But more on that later. Work comes first.
By now, it’s likely your company has reserved your Twitter handle and sent out a few “test tweets” with the Twitter egg for your homepage image, no followers, and you’ve almost decided that your suspicion tweeting is a waste of time was correct. And yet, Rome was not built in a day and neither was a Twitter following.
- Dress Your Page. People rarely follow a page with a Twitter egg, because well, it looks like you may not stay. Put up some aesthetically pleasing artwork of your company image and fill in your 169-character summary.
- Search for Hashtags Relevant to Your Business. Nope, hashtags are not just for teens. They’re topics that help link others interested in that topic to the conversation. Most notably they’re really important in helping you find your tribe on Twitter. Check the Twitter pages of your industry trade journals, or your customers’ pages. You might even want to include those hashtags in your Twitter summary, so people interested in the topic can find you.
- Decide on a Platform. Twitter success depends on people regularly returning to your feed. That requires consistently posting information or expertise on a subject: information that interests your customers and prospects. Our clients have been quite successful with this model: an IT guru answers questions and posts tips about a popular database, while a security client provides “theft alerts” by city, region and/or vertical market. Whatever you decide to do, stick with it. It takes awhile to develop your Twitter brand.
- Follow Your Customers & Trade Media. Follows are Twitter revenue, so they’re not always easy to get. Find your customers first -- a customer will likely recognize you and quickly follow back. Media pages are great because they are rich in followers too. Being on Twitter with both enables you to engage with them on a regular basis.
Now Let’s Tweet.Focus first on your platform. Each tweet on that platform should include:
- A thought/information from you on the topic
- A link
- A photo
- At least a couple of hashtags.
At least 50% of your tweets should be about your platform. If you simply talk about your company, you’ll sound like an ad, rather than a vital service and your customers will do the same to you they do with an ad on tv: switch you off. Try to keep the amount of brand awareness you’re doing to no more than 15% of your tweets.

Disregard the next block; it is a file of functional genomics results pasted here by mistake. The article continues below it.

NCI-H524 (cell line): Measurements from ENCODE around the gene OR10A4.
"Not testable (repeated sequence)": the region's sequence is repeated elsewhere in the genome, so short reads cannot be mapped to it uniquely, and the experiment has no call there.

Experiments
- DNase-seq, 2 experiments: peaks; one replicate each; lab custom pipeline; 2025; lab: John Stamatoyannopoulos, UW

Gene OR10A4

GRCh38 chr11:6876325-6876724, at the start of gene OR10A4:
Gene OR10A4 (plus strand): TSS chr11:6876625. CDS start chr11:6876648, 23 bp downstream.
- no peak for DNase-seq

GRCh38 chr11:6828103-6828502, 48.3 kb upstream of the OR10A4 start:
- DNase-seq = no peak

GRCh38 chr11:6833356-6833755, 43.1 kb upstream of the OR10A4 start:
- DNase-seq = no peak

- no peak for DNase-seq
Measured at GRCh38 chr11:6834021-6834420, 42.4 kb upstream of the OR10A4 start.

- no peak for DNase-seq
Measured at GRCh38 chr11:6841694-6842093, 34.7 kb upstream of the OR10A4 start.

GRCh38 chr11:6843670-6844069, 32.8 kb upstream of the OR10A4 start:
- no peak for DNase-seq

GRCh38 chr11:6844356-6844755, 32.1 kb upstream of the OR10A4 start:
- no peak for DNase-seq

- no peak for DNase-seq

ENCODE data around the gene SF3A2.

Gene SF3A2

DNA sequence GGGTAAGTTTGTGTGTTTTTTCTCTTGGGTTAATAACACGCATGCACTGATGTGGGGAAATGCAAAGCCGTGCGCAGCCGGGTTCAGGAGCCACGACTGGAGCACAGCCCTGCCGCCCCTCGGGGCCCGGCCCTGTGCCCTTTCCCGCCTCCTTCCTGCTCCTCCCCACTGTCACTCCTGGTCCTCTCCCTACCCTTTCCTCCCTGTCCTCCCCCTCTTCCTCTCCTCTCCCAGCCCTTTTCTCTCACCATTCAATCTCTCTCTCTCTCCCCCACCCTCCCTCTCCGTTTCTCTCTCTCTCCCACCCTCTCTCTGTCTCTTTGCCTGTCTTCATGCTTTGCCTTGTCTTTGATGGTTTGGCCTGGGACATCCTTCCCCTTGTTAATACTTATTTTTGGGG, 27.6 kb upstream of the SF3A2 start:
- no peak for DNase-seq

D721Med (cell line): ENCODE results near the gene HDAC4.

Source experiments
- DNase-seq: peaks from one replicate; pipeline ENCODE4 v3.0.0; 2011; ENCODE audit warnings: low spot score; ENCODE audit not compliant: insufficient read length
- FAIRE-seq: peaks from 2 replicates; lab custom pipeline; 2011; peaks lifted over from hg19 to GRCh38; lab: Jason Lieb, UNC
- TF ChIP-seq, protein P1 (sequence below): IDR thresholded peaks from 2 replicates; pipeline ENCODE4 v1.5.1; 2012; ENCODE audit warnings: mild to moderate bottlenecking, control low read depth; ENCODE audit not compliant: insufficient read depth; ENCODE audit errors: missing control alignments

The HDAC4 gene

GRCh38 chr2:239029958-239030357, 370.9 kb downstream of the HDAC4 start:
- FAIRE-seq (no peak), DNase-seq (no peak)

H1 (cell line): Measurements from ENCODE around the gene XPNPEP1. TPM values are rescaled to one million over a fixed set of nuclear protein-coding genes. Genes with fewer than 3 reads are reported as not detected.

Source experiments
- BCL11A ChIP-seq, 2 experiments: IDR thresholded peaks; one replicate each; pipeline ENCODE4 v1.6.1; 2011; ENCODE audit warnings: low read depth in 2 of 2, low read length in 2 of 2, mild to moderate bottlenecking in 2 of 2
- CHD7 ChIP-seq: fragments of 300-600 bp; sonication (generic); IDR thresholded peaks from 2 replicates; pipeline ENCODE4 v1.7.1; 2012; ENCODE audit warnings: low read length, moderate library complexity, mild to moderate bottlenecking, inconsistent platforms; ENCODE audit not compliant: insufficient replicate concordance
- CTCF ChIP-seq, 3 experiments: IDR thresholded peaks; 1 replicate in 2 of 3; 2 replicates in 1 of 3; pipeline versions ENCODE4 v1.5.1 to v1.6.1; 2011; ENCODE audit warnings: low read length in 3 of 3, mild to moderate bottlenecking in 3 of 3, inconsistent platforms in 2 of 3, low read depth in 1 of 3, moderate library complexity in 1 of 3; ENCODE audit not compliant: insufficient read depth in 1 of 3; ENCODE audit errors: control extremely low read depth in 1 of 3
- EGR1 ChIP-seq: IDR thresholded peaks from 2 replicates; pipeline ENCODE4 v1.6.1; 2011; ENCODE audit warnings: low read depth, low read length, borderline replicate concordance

What else can you talk about? How about:
- Humanize your company by sharing corporate leadership/non-profit workfollowfriday
- Thoughts from leadership. Ask the CEO to share at least one tweet per week.
- Trade news you find interesting
- A company blog
Follow back anyone that follows you. Write posts thanking them for the follow. Do the same when someone retweets you. And retweet others – when you amplify your customers’ message they tend to do the same. Engagement is the key to success.
Another good way to start is #FollowFriday or #FF. It’s a Twitter tradition to gain followers: every Friday you post the Twitter handles of your most engaged followers (people that retweet you, mention you, or someone you just like) and use the hashtag #FollowFriday. It’s a gesture of goodwill, encouraging others to follow your followers. That is always appreciated by companies trying to build their feed. And sometimes, the companies you just recognized do a #FollowFriday back to you.
To bolster your diligence (and success) open a Hootsuite or Buffer account, or a HubSpot one if you’d like the marketing automation that comes with it. These tools allow you to re-use your tweets across a calendar at different times of days, on different days, across all of your social media platforms so a larger swath of your audience has a chance to see it.
This is just the BeginningThere’s a lot of territory to cover about Twitter and it can’t all fit here. But remember to be patient. Twitter has a high volume of companies that start an account and do not follow through, so popular accounts tend to hold back, wait and see if you’re going to stay.
I did promise to leave you with something about finding customers. Remember the client with the “theft alert” platform? Having started researching and posting those online each week on their behalf, on a whim I started forwarding the company names to sales. A number of them continue to convert into sales.
That only happened because my client joined Twitter.